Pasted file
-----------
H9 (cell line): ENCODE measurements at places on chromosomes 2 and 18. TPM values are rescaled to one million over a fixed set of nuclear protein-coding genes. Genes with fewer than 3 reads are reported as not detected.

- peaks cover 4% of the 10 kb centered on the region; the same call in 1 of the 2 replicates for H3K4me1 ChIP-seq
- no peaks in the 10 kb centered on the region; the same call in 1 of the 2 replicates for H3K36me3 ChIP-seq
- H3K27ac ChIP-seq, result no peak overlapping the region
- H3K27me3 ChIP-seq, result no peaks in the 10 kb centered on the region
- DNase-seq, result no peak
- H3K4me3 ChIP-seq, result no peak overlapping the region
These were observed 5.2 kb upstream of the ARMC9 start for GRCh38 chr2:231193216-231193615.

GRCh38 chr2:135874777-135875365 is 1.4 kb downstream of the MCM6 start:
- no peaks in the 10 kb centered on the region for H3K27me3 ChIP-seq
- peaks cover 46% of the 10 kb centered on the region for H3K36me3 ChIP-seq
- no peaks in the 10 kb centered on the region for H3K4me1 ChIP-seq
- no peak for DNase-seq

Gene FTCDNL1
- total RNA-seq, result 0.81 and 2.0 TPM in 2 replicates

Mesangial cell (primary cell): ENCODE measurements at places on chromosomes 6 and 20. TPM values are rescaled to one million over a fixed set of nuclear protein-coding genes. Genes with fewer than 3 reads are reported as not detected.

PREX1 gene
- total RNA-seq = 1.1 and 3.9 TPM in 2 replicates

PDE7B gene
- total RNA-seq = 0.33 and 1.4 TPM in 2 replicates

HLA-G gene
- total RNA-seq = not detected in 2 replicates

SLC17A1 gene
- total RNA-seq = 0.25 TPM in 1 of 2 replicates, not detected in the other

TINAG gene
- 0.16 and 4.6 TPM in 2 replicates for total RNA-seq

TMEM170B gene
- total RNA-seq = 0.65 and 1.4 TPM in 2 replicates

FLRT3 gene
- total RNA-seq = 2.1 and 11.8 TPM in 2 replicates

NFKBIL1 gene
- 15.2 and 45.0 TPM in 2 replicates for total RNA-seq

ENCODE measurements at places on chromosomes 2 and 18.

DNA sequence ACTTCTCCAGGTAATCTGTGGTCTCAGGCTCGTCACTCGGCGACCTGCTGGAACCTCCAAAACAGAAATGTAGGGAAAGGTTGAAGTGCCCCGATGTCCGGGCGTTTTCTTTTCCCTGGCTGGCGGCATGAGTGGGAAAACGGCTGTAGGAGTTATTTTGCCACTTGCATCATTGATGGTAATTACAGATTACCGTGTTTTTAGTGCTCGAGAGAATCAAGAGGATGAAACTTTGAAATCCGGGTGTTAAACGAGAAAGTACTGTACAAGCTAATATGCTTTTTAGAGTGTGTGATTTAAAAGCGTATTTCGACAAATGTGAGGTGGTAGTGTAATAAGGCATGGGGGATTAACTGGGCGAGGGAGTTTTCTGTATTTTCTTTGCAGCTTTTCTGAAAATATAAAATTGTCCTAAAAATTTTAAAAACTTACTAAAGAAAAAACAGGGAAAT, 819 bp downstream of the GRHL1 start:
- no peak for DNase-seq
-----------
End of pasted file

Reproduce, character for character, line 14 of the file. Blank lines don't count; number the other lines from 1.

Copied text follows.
Gene FTCDNL1